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    US Historian Who Claimed Poland Killed More Jews Than the Nazis Faces Lawsuit

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    Polish prosecutors have opened a libel probe against an American historian with somewhat unorthodox ideas about World War II.

    They seek to accuse US historian Jan Tomasz Gross of libel after German newspaper Die Welt published an article in which Gross said that Poland's reluctance to accept migrants streaming from the Middle East is similar to Polish anti-Semitism during World War II.

    "The Poles, for example, were rightly proud of the resistance of their society to the Nazis, but actually killed more Jews than Germans during the war," the article, entitled "Eastern Europe's Crisis of Shame," reads in German.

    According to the Warsaw prosecutor's office, this article sparked more than 100 complaints from Poles who found this statement offensive. According to the office's spokesman Przemysław Nowak, they will take action in accordance with Polish national law, which says any person publicly insulting the Polish nation is subject to punishment of up to three years in prison.

    The controversial article even provoked a reaction from the country's Foreign Ministry, whose spokesman Marcin Wojciechowski said that Die Welt's article was "historically untrue, harmful and insulting to Poland."

    However, there are serious doubts that any amount of brash statements will prove Gross guilty.

    "There are no reliable figures regarding the number of Jews killed by Poles and the number of Germans killed by Poles," said Polish historian Andrzej Paczkowski, who is a council member of National Remembrance Institute (IPN), an organization charged with investigating World War II era crimes.

    But he "would not be totally surprised if Gross were right," Paczkowski told reporters, even if "[Gross's] vision of things runs counter to the heroic image Poles have of themselves."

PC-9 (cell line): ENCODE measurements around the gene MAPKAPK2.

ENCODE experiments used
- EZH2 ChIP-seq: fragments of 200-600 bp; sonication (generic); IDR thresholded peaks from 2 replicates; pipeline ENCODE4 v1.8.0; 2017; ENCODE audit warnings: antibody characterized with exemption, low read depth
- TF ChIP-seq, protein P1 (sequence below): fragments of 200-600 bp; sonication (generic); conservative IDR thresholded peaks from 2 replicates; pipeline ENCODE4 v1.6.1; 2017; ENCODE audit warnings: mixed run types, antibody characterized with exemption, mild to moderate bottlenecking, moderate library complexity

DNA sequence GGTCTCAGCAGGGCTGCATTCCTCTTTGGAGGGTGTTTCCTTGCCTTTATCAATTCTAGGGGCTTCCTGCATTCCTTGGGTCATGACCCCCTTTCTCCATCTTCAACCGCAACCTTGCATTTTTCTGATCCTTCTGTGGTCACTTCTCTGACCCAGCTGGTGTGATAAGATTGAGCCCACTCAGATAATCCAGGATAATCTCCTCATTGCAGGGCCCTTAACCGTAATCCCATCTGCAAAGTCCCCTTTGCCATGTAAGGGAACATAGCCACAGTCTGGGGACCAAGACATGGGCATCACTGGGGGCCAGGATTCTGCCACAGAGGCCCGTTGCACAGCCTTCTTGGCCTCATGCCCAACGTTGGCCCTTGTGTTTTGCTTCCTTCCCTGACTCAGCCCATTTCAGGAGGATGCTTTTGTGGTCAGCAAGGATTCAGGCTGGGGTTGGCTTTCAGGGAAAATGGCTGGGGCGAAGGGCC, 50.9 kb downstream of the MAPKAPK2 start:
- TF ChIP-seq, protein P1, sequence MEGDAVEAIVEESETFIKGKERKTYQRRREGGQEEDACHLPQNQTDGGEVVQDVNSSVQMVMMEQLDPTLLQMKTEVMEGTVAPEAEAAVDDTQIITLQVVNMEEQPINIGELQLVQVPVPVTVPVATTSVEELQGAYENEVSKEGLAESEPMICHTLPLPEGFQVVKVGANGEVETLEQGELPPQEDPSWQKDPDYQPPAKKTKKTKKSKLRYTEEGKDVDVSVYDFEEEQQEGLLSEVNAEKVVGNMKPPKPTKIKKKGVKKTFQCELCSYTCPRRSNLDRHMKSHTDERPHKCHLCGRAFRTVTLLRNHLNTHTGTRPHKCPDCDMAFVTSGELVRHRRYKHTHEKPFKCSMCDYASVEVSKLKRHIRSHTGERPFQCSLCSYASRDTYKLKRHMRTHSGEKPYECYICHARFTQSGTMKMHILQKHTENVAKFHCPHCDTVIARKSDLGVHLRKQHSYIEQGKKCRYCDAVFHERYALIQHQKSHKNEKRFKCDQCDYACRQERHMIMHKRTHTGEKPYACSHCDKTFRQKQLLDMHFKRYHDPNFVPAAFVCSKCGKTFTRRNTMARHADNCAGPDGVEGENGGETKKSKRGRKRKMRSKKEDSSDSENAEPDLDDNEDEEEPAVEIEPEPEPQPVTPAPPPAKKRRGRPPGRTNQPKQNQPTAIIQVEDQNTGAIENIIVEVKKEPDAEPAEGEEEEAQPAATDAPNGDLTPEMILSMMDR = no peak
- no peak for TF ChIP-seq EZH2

Gross' 2000 book "Neighbors" prompted then Polish President Aleksander Kwaśniewski to apologize to Jews worldwide after the historian pointed out that up to 1,500 Jews were killed in a massacre in the town of Jedwabne. The investigation conducted by IPN between 2000 and 2004 proved Gross right, but the Institute believed the number of victims was much lower, at about 350.

    Gross's two other books, "Fear" and "Golden Harvest," have also been probed for libel, but both investigations, closed in 2008 and 2011, respectively, found no evidence of crime, according to the Guardian. "Fear," published in 2006, tells the story of an anti-semitic pogrom in the Polish town of Kielce, which led to death of 42 Jews. "Golden Harvest," published in 2012, explains the economics of Polish concentration camps, where Poles enriched themselves at the expense of Jew inmates through confiscation, barter and looting.


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    Lawsuit, migrant crisis, anti-Semitism, holocaust, Poland's Institute of National Remembrance (IPN), Aleksander Kwasniewski, Jan Tomsz Gross, Poland, United States
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